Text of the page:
Q: We have recently added a few savory bakery items, but are in unfamiliar territory with some of the equipment needed. How do we choose the best chef’s knife?
Elena, via email
A: Knives are a piece of art, so take your time when buying one. Don’t be afraid to try different models and manufacturers, but stay away from “cheap” knives. Try knives with weights between 6 and 11.25 ozs. (170 to 320 g). Handle shapes, length of handle and how the knife is balanced also are important.
Q: How do we achieve a brittle, meringue-like surface on a brownie? Our brownies have a matte appearance.
Lucy, via email
A: The delicate, crisp crust results from not only blending beaten eggs into melted chocolate, but vigorously beating them, creating a meringuey effect when baked. If you want more of a matte finish and a less-brittle brownie, don’t beat the ingredients, just blend them.
Q: Is powdered pectin interchangeable with liquid pectin?
Alida, via email
A: No, they are not interchangeable, and you should use only the type called for in your formula. The liquid version is always added after boiling, while most types of powdered are added to the raw fruit or juice at the beginning of the production process.
Q: We bought a large quantity of paprika a few months ago, and it has lost most of its color. Is this normal?
S.W., Hamburg N.Y.
A: Paprika is light sensitive and needs to be protected against direct exposure to sunlight and fluorescent lights. It should be stored in a cool, dry place that is no warmer than 68°F (20°C) and a relative humidity under 60 percent. If possible, cold storage, 32°F to 45°F (0°C to 7°C), is best. At temperatures of 70°F to 80°F (21°C to 27°C), paprika will lose about 1 percent of its color every 10 days. At higher temperatures, color loss is more rapid. In cold storage, however, paprika’s color loss is reduced to one-half percent every 10 days and can be stored with minimal color loss for six months.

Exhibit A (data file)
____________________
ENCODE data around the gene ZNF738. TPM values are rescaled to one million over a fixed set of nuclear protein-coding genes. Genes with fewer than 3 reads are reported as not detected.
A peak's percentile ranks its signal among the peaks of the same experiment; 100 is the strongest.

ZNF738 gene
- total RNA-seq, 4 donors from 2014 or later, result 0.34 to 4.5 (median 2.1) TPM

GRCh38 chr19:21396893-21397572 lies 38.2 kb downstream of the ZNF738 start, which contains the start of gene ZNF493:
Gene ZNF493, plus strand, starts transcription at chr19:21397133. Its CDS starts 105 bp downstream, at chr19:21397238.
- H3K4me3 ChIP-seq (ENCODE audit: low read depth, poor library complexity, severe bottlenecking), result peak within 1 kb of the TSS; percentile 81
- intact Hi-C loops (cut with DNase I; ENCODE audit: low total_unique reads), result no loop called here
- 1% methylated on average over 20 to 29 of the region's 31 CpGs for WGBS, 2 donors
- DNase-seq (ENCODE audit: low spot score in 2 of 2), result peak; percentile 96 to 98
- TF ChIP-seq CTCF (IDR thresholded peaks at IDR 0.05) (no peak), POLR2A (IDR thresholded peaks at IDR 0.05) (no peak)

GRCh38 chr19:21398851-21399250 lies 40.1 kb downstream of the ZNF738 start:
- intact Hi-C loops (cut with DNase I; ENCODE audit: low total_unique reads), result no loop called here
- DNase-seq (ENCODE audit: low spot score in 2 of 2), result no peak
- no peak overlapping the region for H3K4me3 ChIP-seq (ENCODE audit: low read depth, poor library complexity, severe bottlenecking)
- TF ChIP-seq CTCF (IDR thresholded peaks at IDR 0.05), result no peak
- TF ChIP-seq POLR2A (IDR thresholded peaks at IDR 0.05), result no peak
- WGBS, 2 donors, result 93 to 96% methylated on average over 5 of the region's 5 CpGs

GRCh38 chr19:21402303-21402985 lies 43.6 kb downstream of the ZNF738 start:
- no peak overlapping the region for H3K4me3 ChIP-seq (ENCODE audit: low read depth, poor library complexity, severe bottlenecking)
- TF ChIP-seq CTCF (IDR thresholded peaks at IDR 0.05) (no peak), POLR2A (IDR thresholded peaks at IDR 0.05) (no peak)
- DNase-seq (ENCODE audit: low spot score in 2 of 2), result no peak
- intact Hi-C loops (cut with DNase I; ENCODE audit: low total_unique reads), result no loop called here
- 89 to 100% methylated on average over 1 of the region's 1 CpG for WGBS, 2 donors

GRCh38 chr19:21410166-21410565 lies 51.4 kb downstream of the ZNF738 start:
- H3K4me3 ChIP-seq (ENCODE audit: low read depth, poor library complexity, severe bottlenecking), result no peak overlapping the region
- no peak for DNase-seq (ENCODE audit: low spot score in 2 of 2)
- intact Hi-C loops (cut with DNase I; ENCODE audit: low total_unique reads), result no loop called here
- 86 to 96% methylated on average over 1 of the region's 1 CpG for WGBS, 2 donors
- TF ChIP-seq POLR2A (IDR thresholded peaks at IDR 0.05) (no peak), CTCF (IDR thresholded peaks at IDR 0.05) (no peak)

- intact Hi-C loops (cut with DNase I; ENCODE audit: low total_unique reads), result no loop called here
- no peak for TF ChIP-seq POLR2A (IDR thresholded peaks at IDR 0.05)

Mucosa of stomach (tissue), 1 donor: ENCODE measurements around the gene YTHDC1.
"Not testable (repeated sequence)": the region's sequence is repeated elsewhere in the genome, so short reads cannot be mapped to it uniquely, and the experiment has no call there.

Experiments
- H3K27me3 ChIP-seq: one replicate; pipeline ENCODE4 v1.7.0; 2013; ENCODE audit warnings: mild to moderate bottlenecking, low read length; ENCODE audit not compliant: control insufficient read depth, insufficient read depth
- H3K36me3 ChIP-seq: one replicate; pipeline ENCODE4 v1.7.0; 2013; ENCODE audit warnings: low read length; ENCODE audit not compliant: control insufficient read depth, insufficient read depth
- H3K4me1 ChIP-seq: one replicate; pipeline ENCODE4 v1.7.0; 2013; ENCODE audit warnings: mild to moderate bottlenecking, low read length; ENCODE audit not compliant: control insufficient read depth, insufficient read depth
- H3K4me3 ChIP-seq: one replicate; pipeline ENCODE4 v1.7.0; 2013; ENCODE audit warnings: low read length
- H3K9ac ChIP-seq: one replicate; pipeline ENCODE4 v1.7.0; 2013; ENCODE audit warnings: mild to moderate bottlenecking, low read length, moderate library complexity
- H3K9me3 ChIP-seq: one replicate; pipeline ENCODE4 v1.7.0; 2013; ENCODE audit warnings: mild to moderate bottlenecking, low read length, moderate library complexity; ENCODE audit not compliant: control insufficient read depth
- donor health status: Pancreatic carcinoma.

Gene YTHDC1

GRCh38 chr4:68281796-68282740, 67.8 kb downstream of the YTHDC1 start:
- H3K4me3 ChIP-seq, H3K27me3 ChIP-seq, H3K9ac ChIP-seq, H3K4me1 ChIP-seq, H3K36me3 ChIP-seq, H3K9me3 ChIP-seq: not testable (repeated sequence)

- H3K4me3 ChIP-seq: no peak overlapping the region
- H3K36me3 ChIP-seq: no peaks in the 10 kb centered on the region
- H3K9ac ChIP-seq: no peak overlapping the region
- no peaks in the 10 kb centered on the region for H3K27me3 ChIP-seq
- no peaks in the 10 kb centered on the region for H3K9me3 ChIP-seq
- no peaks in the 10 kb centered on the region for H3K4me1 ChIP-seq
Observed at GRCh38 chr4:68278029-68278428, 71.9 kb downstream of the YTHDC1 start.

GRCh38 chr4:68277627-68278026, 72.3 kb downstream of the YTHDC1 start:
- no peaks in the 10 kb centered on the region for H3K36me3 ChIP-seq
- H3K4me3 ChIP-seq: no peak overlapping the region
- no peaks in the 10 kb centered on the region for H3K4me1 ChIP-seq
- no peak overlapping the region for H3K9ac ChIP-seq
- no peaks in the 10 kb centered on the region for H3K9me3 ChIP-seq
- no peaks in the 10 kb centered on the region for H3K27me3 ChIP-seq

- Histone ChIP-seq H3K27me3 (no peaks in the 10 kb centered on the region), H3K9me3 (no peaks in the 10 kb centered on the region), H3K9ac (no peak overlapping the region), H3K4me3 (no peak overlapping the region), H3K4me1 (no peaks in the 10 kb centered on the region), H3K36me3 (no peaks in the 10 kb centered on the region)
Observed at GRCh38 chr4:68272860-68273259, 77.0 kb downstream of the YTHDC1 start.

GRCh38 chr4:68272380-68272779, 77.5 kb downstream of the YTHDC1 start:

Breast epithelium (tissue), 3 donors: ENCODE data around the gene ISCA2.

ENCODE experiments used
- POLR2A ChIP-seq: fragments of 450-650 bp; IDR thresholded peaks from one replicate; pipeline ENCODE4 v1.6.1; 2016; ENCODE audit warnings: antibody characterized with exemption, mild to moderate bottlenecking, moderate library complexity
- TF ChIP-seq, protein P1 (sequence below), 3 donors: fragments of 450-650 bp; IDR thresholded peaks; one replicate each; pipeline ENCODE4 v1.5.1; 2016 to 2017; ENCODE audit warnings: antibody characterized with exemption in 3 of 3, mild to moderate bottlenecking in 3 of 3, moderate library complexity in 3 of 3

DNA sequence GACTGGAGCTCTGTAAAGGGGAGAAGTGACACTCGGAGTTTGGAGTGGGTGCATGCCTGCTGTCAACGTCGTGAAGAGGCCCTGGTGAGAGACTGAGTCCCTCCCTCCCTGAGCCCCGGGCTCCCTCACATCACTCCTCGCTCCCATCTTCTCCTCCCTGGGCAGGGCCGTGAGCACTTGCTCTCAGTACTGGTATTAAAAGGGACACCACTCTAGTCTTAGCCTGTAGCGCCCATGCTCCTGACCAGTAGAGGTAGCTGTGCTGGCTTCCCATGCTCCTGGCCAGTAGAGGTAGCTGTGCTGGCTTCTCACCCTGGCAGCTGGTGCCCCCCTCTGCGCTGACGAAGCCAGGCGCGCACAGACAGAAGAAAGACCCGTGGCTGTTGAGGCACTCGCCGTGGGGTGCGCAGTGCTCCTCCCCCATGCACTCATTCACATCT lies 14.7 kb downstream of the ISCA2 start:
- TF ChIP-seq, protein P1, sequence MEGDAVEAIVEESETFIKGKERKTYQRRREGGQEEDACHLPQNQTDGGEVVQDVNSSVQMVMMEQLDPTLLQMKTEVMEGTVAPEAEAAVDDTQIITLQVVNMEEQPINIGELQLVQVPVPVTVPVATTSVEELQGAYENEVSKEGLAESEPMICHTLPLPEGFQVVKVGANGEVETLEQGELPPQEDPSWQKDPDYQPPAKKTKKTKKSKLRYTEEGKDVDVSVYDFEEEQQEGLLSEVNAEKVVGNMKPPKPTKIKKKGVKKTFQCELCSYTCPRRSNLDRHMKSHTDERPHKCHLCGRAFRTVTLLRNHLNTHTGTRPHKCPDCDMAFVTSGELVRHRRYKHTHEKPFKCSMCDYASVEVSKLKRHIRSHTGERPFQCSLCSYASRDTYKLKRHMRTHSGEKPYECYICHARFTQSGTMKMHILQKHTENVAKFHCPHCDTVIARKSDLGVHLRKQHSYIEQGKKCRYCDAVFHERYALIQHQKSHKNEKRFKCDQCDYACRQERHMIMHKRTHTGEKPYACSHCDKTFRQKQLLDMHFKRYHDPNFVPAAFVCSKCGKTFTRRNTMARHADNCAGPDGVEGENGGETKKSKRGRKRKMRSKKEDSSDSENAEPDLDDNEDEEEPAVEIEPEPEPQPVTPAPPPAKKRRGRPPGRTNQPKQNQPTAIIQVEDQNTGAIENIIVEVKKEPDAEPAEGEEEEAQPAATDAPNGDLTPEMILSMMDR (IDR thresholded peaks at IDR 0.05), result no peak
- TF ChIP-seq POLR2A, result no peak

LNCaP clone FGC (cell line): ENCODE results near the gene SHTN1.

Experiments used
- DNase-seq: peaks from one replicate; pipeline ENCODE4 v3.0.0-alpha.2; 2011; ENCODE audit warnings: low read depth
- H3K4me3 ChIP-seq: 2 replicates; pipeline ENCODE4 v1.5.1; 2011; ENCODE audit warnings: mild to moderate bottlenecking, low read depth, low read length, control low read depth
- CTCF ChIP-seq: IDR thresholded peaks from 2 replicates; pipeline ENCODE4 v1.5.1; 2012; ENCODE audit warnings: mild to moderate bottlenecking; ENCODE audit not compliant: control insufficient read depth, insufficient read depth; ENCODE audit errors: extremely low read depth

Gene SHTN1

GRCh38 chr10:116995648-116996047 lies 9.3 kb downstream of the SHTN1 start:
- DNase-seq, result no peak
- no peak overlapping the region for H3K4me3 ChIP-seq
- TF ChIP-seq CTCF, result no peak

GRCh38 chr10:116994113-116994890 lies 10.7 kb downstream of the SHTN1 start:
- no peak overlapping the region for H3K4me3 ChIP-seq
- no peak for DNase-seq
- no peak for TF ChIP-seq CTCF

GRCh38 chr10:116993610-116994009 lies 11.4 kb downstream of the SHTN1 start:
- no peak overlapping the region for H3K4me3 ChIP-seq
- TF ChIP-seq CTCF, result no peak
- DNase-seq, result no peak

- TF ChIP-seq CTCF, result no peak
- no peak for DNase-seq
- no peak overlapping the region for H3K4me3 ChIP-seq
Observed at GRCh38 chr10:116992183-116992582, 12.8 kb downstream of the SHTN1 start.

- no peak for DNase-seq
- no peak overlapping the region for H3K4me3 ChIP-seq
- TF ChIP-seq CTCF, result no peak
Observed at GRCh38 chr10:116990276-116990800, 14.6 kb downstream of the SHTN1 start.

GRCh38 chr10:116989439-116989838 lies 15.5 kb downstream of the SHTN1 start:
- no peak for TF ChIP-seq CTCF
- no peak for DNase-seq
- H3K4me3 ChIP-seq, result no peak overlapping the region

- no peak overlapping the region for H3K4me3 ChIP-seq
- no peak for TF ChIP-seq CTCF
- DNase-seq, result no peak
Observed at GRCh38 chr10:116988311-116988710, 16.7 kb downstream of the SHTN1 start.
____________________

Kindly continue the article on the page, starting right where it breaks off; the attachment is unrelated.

Q: Baby blue and pinkish eggs are the new craze in our town. Are these natural or have they been colored?
P.Y., Sheboygan, Wis.
A: The Cuckoo Maran hen lays deep cocoa-colored eggs, the Plymouth Rock hen lays pinkish ones and the Ameraucana and Araucana hens lay a range from pale celadon to rich baby blue eggs. Much research has been done on the nutritional benefit on these eggs, but I like them for their appearance, especially when used as a whole hard-boiled egg.
Dr. Klaus Tenbergen is certified as a Master Baker in Germany, South Africa and the United States. He is currently an assistant professor at California State University in Fresno, directing the Culinology® program, which blends culinary arts and the science of food. For more information about Culinology®, or to submit a question, contact Dr. Tenbergen at email@example.com.